An embodiment of a device in accordance with this invention used as a basic building block to achieve several other embodiments described hereafter, is shown in FIG. 4. A pair of GRIN lenses 12a and 12b are shown having their collimating ends back to back. Disposed between the GRIN lenses 12a and 12b is a HBS positioned to receive light from the lens 12a and to transmit light to GRIN lens 12b in a first tapping mode of operation. Light launched into port 14a at the focusing end of GRIN lens 12a is collimated by lens 12a and propagates into the HBS 25 where it is split in a predetermined ratio dependent upon the desired characteristics of the HBS 25 into two beams, a first of which propagates in its original forward direction with no change in angle, and a second of which propagates at an angle to the first beam in a forward direction. Due to the properties of the GRIN lens, light along the optical axis is focused at a point on the axis at port 14b at an end face of lens 12b. The second beam off-angle from the optical axis of lens 12b is focused at port 14c offset from the optical axis. Thus an input beam at 14a is directed to the ports 14b and 14c at lens 12b in a predetermined ratio providing a tap beam and a main beam. In a second coupling mode of operation, light that is launched into the two ports 14b and 14c enters the HBS 25 at two different angles and is combined into a single beam focused at port 14a. Essentially, the tapping device described heretofore with reference to FIG. 4 may be used in a backwards direction as a coupler.

Referring now to FIG. 4a, an embodiment similar to that of FIG. 4 is shown, however, having 4 ports. In this embodiment a WDM filter 24a designed to pass light of wavelength λ1 and to reflect light of wavelength λ2 is disposed between the input GRIN lens 12a and the HBS 25. Thus when light comprising wavelengths λ1 and λ2 is launched into port 14a, light of wavelength λ2 is reflected back to port 14d while light of wavelength λ1 is passed to the HBS 25. Similarly, as with the previous embodiment, light irrespective of wavelength launched into the HBS 25 is split into two beams directed at different forward locations and as a consequence of being launched into the GRIN lens 12b, the two beams are ported to different ports 14b and 14c at the output of lens 12b.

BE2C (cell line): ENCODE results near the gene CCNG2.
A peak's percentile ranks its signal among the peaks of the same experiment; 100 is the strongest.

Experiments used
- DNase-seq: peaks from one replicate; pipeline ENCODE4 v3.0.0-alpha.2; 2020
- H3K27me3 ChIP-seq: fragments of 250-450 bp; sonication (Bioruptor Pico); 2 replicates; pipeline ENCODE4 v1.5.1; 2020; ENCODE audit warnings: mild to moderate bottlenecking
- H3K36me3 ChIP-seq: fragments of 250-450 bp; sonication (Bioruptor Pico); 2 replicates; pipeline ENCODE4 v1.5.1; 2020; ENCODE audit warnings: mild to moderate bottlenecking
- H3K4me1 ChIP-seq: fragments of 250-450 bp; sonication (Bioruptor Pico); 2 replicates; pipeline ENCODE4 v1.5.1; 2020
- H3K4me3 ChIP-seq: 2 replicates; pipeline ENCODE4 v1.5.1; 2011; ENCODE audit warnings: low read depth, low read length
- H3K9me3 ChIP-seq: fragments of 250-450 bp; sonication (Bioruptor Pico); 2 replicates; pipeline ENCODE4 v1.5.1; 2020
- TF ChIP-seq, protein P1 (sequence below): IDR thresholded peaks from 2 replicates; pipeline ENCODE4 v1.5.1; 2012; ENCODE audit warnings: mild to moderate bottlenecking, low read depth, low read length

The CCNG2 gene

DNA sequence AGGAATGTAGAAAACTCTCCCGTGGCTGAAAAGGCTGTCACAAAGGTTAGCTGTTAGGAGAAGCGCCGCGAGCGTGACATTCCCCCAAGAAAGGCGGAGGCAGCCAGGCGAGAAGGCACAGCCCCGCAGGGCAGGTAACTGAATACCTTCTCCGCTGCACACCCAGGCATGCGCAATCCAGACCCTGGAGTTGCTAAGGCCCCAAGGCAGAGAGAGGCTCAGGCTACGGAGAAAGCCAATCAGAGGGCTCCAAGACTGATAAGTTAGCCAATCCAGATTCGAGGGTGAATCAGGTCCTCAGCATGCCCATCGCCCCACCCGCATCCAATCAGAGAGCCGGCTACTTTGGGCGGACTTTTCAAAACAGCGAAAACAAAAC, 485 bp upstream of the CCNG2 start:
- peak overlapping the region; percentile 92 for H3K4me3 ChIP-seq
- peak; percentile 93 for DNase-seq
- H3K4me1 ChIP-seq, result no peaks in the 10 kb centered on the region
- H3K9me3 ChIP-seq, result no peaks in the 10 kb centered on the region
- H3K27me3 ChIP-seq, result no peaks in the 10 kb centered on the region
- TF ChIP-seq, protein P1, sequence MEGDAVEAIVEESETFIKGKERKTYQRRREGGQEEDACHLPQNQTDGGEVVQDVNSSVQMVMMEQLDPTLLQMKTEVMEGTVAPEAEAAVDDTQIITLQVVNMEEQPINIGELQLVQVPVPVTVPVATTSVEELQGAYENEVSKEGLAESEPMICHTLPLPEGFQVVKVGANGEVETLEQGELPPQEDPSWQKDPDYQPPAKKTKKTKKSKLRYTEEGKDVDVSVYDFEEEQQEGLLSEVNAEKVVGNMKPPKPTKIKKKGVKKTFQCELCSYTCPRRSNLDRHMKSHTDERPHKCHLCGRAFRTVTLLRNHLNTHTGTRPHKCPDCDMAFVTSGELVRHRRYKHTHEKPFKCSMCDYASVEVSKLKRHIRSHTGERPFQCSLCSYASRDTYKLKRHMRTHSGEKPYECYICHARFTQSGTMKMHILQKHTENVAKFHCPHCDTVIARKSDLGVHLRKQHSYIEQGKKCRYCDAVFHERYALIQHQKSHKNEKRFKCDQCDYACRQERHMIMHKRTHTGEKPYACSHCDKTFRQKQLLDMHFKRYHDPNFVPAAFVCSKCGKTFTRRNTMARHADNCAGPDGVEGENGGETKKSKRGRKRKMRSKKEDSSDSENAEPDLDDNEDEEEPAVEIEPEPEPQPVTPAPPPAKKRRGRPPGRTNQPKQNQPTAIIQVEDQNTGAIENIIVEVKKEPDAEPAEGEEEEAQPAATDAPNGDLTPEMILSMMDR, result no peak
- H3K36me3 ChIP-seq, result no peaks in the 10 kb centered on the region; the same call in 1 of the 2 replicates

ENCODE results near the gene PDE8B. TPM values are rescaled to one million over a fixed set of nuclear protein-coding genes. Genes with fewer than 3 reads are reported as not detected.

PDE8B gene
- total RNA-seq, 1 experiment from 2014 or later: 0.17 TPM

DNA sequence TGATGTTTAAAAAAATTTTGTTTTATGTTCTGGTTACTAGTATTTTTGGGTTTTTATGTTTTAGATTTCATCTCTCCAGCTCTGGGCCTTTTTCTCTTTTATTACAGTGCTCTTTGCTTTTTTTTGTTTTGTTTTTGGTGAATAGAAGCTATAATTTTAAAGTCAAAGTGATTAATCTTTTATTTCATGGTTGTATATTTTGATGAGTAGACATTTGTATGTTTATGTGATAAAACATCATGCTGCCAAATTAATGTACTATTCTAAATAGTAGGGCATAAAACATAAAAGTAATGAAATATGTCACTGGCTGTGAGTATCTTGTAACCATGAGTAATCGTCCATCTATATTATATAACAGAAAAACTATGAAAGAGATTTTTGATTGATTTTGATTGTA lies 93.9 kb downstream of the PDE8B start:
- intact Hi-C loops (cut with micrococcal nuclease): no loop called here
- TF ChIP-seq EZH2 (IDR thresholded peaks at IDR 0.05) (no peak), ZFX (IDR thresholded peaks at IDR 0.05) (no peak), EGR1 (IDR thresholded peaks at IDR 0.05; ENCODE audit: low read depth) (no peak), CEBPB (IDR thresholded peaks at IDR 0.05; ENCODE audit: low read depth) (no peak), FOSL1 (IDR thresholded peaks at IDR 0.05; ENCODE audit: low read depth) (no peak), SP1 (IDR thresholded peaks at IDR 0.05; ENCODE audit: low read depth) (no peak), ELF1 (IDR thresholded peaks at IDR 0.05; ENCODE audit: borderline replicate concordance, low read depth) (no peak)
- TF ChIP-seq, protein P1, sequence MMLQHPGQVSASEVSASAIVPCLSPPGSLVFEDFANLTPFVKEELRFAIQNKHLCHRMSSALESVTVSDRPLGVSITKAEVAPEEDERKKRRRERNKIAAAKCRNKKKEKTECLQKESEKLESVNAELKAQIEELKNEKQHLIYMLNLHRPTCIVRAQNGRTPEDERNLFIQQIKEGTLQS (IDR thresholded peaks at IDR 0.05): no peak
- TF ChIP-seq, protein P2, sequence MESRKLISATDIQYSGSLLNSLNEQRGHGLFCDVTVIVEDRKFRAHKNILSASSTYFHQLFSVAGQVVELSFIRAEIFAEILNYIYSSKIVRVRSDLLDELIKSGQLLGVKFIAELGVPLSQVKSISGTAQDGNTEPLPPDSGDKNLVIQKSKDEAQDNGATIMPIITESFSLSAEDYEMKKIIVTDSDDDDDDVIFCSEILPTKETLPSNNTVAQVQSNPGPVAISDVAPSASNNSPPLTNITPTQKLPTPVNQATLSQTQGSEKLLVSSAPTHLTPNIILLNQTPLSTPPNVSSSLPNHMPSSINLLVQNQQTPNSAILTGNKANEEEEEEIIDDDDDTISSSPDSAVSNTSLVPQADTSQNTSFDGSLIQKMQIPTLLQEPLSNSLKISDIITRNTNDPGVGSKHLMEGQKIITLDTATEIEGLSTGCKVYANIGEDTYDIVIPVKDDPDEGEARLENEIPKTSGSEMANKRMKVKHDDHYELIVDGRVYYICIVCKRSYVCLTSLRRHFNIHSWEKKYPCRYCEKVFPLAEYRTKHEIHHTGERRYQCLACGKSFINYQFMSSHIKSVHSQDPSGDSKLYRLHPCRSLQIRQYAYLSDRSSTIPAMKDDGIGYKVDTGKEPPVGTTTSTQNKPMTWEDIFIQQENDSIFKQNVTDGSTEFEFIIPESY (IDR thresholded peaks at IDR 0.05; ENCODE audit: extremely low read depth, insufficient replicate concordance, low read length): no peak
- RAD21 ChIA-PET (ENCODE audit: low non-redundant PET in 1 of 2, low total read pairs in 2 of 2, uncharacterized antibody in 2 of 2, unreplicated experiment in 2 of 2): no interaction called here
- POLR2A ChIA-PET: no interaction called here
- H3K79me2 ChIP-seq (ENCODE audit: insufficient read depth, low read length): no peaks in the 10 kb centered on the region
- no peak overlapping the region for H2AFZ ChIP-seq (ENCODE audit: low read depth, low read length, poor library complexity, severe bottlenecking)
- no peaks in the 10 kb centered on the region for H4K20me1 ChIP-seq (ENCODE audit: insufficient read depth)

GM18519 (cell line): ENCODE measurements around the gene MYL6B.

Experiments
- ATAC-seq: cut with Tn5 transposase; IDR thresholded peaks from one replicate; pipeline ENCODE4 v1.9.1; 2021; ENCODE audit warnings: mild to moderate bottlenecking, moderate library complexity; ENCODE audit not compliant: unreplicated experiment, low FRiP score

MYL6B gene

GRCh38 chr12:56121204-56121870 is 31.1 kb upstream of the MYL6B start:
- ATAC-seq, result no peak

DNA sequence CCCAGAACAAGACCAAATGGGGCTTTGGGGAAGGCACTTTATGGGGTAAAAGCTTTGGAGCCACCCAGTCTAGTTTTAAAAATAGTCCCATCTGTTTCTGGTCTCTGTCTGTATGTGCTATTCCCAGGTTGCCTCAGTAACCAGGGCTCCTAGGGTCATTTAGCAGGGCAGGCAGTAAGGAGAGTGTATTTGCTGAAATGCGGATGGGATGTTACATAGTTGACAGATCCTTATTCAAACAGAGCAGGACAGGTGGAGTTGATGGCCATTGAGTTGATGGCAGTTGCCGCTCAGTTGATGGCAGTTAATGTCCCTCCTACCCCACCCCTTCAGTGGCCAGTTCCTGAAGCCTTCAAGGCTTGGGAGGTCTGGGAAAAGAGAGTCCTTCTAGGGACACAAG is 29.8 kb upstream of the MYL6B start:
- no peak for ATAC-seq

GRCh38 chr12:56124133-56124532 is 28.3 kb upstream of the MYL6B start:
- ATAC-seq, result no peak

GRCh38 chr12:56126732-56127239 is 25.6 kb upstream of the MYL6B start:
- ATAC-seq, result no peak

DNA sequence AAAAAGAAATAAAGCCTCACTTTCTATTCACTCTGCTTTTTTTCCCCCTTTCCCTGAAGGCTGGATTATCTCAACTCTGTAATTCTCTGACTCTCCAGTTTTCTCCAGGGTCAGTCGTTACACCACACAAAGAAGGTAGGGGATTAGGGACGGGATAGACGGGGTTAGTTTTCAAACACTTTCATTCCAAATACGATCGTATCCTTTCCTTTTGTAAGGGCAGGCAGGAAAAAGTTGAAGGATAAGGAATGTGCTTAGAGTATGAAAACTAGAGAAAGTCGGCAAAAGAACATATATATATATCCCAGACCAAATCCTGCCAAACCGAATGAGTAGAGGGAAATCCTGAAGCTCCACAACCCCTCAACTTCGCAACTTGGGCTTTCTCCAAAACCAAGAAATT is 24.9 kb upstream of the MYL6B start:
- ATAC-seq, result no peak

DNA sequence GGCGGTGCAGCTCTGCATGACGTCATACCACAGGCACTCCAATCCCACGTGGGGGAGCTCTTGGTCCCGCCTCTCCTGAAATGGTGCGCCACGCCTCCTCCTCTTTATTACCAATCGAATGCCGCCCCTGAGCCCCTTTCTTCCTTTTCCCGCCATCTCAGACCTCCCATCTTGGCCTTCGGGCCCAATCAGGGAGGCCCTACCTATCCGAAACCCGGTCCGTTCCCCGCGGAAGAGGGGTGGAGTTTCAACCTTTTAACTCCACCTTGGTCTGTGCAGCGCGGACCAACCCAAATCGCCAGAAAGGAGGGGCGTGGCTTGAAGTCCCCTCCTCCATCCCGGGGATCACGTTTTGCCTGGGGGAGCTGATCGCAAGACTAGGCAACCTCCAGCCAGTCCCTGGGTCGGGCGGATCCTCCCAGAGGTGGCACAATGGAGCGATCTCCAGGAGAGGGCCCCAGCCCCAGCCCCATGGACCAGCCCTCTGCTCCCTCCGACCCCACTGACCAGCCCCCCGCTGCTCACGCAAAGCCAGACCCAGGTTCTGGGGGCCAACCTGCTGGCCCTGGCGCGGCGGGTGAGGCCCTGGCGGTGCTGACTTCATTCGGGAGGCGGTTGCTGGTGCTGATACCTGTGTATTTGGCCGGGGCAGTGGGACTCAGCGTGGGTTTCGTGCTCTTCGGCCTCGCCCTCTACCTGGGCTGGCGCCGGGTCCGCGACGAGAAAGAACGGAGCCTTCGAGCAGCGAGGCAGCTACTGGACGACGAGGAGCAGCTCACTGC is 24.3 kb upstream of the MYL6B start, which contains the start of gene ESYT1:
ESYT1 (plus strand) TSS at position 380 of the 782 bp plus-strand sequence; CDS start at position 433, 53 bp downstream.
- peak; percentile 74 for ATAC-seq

FIG. 4b is again similar to that of FIG. 4, however, advantageously provides a means of tapping an isolated signal at the output end of the device. In FIG. 4b an optical isolator 24b is disposed between the input GRIN lens 12a and the HBS 25.

Turning now to FIG. 5, an embodiment of the invention is shown wherein two back to back input/output GRIN lenses 12a and 12b are disposed along a common optical axis and have a wavelength division multiplex/demultiplexing (WDM) filter 56 therebetween; adjacent the focusing lens 12b is an isolator 32 optically coupled to and in-series with the collimating GRIN lens 12a. A HBS 25 is disposed between back to back input/output lenses 12a and 12b which are in series with the isolator 32. Advantageously, this arrangement of optical components allows light to be tapped from the output port after it has passed through the optical isolator 32. In operation light comprising wavelengths λ1 and λ2 is launched into input port 14a; The WDM filter 56 is designed to pass light of wavelength λ1 and reflect light of wavelength λ2 to port 14d. Thus wavelength M is passed through the lens 12b the isolator 32 and the HBS 25 where conveniently the light is split into two beams in a predetermined ratio wherein 90% of the light is routed to port 14b and 10% of the light is routed to port 14c.

A similar embodiment to FIG. 5 is shown in FIG. 6, however the beam passing through elements 56, 32, and 25 is collimated rather than being refocused prior to being launched into the isolator 32.